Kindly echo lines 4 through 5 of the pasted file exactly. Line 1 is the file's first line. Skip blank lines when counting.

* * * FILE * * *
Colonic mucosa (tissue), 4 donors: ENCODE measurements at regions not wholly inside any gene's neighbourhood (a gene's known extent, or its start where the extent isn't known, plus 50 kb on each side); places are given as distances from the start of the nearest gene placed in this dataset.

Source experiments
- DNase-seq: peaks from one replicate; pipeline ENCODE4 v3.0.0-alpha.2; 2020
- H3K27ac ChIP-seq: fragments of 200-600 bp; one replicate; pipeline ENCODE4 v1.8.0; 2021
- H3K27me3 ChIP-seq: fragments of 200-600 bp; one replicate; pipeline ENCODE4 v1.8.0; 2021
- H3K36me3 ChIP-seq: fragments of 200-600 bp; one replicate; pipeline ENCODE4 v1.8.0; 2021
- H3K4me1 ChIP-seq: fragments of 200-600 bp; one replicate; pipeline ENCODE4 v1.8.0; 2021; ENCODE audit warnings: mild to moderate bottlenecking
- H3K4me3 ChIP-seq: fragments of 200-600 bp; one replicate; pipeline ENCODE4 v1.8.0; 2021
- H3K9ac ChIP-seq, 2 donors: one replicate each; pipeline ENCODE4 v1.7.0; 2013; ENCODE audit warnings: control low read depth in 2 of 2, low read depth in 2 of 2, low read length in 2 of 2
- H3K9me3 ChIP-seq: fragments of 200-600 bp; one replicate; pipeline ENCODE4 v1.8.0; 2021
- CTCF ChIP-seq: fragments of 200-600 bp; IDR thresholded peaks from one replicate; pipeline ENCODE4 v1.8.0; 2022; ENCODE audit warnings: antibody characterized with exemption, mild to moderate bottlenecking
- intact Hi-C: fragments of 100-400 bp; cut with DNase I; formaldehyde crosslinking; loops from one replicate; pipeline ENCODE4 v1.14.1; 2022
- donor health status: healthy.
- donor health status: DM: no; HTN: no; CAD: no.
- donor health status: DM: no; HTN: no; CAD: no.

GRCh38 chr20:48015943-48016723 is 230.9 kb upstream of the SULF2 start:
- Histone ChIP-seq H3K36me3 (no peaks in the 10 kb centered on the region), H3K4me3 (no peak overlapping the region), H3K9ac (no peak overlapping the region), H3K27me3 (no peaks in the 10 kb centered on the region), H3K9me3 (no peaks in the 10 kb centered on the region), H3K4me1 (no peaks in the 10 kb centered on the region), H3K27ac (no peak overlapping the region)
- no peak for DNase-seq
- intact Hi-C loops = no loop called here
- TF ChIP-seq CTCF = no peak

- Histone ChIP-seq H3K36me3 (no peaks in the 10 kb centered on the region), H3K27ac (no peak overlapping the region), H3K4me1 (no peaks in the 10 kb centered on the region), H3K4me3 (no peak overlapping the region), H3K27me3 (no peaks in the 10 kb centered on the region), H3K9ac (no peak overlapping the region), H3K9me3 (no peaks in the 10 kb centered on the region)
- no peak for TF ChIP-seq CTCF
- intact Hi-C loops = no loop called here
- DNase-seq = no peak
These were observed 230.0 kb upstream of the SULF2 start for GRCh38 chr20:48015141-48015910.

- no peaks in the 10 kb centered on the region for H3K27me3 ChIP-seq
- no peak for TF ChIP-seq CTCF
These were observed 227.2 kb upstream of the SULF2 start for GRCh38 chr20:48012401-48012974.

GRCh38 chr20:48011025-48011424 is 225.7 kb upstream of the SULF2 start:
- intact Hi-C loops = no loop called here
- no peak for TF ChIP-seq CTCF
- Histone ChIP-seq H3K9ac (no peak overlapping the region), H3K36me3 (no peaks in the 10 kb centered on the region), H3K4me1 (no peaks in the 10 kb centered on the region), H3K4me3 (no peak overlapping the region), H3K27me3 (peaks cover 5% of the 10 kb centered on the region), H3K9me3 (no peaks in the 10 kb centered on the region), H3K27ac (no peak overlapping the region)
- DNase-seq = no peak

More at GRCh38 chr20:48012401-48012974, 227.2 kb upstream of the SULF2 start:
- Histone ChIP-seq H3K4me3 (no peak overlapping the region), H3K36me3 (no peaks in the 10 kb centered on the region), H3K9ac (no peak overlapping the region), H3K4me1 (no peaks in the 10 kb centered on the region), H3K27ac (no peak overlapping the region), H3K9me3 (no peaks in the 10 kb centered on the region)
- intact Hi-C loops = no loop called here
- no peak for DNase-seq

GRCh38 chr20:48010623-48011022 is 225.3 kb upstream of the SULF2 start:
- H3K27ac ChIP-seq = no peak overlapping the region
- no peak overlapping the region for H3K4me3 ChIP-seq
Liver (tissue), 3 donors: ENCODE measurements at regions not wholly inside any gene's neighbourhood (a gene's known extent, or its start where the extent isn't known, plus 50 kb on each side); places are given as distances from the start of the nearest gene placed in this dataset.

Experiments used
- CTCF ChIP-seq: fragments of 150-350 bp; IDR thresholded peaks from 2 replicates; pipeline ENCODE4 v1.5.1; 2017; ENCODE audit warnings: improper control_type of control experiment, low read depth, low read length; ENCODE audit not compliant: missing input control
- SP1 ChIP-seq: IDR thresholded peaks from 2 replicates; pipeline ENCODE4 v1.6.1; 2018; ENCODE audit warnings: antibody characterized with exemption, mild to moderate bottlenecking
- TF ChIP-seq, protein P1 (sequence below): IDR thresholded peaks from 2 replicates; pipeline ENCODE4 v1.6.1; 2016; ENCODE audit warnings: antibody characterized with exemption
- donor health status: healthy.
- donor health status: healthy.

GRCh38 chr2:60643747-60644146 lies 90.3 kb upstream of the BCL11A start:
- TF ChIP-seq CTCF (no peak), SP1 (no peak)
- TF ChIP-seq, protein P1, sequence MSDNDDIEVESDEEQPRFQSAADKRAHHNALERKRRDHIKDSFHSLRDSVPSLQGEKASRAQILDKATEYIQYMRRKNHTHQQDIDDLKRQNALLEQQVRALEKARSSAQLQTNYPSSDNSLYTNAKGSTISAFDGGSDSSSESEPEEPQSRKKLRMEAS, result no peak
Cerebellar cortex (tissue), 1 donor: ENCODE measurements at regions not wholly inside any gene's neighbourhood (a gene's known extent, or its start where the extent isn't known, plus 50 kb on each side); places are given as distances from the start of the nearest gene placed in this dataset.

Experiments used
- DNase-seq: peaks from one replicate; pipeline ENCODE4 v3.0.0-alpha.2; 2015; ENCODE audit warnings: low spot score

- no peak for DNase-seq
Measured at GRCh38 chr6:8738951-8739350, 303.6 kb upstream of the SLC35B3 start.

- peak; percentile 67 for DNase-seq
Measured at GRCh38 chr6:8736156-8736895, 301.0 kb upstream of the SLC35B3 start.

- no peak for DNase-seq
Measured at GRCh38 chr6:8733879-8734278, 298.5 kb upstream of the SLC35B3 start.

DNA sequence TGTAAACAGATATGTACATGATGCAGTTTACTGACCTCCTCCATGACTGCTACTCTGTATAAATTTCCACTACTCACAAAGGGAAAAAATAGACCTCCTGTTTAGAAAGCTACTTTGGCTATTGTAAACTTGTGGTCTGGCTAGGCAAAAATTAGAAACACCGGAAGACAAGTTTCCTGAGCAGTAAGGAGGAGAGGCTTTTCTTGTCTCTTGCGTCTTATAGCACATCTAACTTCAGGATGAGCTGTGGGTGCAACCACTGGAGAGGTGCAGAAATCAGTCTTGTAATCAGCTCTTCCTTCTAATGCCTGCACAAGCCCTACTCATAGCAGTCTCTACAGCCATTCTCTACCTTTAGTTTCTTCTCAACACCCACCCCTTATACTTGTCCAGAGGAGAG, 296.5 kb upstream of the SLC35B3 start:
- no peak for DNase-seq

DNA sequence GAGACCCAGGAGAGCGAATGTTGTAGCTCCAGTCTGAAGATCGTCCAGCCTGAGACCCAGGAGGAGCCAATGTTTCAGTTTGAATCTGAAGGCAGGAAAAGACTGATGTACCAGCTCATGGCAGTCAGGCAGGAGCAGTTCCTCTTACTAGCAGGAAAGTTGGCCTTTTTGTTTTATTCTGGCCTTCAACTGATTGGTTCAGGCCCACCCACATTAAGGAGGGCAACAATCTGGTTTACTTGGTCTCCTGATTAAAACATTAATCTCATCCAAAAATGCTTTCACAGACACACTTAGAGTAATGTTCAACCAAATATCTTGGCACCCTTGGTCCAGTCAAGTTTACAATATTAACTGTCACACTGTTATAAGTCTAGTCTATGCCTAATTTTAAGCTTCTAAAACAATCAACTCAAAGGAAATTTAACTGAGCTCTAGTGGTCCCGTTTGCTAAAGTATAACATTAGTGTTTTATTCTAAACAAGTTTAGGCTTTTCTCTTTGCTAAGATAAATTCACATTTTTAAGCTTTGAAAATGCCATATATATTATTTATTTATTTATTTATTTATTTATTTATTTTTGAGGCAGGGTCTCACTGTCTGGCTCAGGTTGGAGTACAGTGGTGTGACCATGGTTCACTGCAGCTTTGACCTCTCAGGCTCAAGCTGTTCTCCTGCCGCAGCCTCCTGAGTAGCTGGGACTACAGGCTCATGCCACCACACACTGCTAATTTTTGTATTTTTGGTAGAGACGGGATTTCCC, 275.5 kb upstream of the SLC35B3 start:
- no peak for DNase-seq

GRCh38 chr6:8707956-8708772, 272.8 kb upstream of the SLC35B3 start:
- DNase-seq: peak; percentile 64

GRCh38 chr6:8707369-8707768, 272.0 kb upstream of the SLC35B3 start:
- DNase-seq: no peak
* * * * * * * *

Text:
- H3K27ac ChIP-seq: fragments of 200-600 bp; one replicate; pipeline ENCODE4 v1.8.0; 2021
- H3K27me3 ChIP-seq: fragments of 200-600 bp; one replicate; pipeline ENCODE4 v1.8.0; 2021